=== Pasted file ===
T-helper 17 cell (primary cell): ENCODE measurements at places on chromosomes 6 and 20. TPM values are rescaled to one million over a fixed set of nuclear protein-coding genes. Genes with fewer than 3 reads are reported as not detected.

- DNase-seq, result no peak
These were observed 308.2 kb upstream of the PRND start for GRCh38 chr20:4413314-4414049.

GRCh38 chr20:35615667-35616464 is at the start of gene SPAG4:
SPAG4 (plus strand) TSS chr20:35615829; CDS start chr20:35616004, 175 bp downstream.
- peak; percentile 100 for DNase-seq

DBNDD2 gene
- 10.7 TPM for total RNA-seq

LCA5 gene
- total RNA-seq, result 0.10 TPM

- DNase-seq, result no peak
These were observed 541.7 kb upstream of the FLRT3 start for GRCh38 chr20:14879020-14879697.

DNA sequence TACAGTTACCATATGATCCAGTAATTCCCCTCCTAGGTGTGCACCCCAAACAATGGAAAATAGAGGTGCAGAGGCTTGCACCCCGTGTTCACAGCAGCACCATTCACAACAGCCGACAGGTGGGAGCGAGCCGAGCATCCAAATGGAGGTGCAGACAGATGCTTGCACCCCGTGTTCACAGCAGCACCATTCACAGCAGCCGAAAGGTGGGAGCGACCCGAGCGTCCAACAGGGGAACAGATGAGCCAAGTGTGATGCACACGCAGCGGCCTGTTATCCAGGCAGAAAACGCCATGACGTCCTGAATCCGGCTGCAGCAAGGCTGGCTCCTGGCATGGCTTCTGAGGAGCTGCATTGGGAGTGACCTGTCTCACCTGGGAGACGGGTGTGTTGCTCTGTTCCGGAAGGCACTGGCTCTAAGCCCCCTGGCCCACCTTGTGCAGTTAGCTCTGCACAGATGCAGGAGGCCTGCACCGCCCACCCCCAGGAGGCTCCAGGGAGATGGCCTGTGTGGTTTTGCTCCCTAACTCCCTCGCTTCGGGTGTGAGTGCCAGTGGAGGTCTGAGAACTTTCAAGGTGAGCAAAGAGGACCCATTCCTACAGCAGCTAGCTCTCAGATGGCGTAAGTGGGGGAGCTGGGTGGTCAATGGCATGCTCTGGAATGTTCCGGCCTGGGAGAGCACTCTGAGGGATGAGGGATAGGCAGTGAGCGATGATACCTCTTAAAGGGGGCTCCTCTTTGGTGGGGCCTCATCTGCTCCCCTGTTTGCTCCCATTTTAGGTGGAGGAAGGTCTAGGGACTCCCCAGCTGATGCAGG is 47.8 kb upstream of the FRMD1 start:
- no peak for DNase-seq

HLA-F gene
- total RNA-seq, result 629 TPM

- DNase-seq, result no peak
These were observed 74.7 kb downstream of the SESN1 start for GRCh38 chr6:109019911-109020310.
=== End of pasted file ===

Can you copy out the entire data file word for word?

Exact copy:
T-helper 17 cell (primary cell): ENCODE measurements at places on chromosomes 6 and 20. TPM values are rescaled to one million over a fixed set of nuclear protein-coding genes. Genes with fewer than 3 reads are reported as not detected.

- DNase-seq, result no peak
These were observed 308.2 kb upstream of the PRND start for GRCh38 chr20:4413314-4414049.

GRCh38 chr20:35615667-35616464 is at the start of gene SPAG4:
SPAG4 (plus strand) TSS chr20:35615829; CDS start chr20:35616004, 175 bp downstream.
- peak; percentile 100 for DNase-seq

DBNDD2 gene
- 10.7 TPM for total RNA-seq

LCA5 gene
- total RNA-seq, result 0.10 TPM

- DNase-seq, result no peak
These were observed 541.7 kb upstream of the FLRT3 start for GRCh38 chr20:14879020-14879697.

DNA sequence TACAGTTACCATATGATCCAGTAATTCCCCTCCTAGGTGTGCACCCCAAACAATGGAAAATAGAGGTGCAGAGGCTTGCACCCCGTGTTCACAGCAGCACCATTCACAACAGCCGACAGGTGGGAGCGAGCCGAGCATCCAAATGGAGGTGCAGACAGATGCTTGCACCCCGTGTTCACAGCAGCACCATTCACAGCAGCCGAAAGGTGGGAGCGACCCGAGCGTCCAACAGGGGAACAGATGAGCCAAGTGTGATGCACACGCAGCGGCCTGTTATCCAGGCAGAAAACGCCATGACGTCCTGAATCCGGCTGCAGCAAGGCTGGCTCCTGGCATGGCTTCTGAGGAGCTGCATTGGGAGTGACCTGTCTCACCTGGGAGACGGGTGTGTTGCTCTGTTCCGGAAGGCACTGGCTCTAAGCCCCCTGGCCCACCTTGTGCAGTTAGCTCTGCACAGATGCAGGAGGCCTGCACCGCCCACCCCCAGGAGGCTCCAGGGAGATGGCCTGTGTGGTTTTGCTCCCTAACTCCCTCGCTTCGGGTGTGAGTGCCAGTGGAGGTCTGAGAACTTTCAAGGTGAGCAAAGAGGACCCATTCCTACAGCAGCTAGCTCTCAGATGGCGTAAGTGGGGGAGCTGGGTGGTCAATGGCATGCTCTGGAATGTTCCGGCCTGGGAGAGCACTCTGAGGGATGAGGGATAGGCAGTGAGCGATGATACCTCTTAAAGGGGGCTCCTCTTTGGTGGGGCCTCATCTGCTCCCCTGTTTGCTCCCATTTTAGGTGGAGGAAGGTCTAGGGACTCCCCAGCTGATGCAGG is 47.8 kb upstream of the FRMD1 start:
- no peak for DNase-seq

HLA-F gene
- total RNA-seq, result 629 TPM

- DNase-seq, result no peak
These were observed 74.7 kb downstream of the SESN1 start for GRCh38 chr6:109019911-109020310.